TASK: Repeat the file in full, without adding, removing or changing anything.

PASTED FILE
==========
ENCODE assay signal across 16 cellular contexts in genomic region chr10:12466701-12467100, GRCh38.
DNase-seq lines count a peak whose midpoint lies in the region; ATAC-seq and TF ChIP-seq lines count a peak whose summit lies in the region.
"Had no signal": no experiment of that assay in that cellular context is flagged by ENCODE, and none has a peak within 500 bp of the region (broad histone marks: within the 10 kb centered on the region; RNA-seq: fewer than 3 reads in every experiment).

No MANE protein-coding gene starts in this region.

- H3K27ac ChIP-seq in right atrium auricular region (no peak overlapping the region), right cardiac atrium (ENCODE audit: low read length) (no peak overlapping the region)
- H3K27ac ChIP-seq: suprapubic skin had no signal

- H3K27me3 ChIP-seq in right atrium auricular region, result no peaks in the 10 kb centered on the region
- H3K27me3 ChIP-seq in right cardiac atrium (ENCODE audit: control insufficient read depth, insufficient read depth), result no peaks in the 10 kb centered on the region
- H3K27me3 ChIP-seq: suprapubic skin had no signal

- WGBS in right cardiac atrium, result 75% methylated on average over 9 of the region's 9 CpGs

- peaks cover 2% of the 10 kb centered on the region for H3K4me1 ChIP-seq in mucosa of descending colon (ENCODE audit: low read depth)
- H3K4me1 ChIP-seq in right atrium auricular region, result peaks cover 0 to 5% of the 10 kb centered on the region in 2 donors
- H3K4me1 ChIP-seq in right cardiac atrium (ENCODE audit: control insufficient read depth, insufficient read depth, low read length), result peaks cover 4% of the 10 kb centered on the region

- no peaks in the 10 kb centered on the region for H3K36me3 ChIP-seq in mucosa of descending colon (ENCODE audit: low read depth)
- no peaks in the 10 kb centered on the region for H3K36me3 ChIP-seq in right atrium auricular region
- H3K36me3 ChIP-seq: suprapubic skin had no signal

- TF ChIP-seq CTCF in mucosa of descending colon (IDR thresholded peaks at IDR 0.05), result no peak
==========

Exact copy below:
ENCODE assay signal across 16 cellular contexts in genomic region chr10:12466701-12467100, GRCh38.
DNase-seq lines count a peak whose midpoint lies in the region; ATAC-seq and TF ChIP-seq lines count a peak whose summit lies in the region.
"Had no signal": no experiment of that assay in that cellular context is flagged by ENCODE, and none has a peak within 500 bp of the region (broad histone marks: within the 10 kb centered on the region; RNA-seq: fewer than 3 reads in every experiment).

No MANE protein-coding gene starts in this region.

- H3K27ac ChIP-seq in right atrium auricular region (no peak overlapping the region), right cardiac atrium (ENCODE audit: low read length) (no peak overlapping the region)
- H3K27ac ChIP-seq: suprapubic skin had no signal

- H3K27me3 ChIP-seq in right atrium auricular region, result no peaks in the 10 kb centered on the region
- H3K27me3 ChIP-seq in right cardiac atrium (ENCODE audit: control insufficient read depth, insufficient read depth), result no peaks in the 10 kb centered on the region
- H3K27me3 ChIP-seq: suprapubic skin had no signal

- WGBS in right cardiac atrium, result 75% methylated on average over 9 of the region's 9 CpGs

- peaks cover 2% of the 10 kb centered on the region for H3K4me1 ChIP-seq in mucosa of descending colon (ENCODE audit: low read depth)
- H3K4me1 ChIP-seq in right atrium auricular region, result peaks cover 0 to 5% of the 10 kb centered on the region in 2 donors
- H3K4me1 ChIP-seq in right cardiac atrium (ENCODE audit: control insufficient read depth, insufficient read depth, low read length), result peaks cover 4% of the 10 kb centered on the region

- no peaks in the 10 kb centered on the region for H3K36me3 ChIP-seq in mucosa of descending colon (ENCODE audit: low read depth)
- no peaks in the 10 kb centered on the region for H3K36me3 ChIP-seq in right atrium auricular region
- H3K36me3 ChIP-seq: suprapubic skin had no signal

- TF ChIP-seq CTCF in mucosa of descending colon (IDR thresholded peaks at IDR 0.05), result no peak